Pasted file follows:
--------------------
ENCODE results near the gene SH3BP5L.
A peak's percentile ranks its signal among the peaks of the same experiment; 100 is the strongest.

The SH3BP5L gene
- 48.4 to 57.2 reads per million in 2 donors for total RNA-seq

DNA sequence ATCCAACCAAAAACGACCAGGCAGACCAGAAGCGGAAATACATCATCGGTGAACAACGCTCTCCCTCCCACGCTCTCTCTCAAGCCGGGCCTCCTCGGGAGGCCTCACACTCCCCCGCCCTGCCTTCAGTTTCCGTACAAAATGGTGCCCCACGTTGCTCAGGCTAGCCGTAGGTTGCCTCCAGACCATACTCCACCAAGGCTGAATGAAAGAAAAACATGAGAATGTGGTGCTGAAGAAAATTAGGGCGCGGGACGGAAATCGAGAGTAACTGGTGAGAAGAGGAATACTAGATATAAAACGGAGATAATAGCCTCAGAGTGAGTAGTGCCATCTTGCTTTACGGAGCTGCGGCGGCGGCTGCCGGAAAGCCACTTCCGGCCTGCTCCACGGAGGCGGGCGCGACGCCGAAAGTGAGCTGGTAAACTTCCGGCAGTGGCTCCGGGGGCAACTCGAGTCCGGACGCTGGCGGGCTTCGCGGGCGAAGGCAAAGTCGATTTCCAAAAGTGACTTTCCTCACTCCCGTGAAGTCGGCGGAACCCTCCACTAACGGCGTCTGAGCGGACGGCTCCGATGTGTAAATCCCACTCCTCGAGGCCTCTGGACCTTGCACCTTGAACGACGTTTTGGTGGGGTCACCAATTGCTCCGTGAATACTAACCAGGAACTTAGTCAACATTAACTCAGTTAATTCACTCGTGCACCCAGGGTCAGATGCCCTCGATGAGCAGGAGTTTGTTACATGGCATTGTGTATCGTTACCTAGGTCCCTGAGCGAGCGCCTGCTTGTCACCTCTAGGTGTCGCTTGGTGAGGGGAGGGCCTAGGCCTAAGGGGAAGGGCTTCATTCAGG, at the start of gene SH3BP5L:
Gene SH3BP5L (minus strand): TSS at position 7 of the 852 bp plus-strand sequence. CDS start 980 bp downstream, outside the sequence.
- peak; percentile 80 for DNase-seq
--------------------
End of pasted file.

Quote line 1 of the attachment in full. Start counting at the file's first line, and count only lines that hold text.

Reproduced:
ENCODE results near the gene SH3BP5L.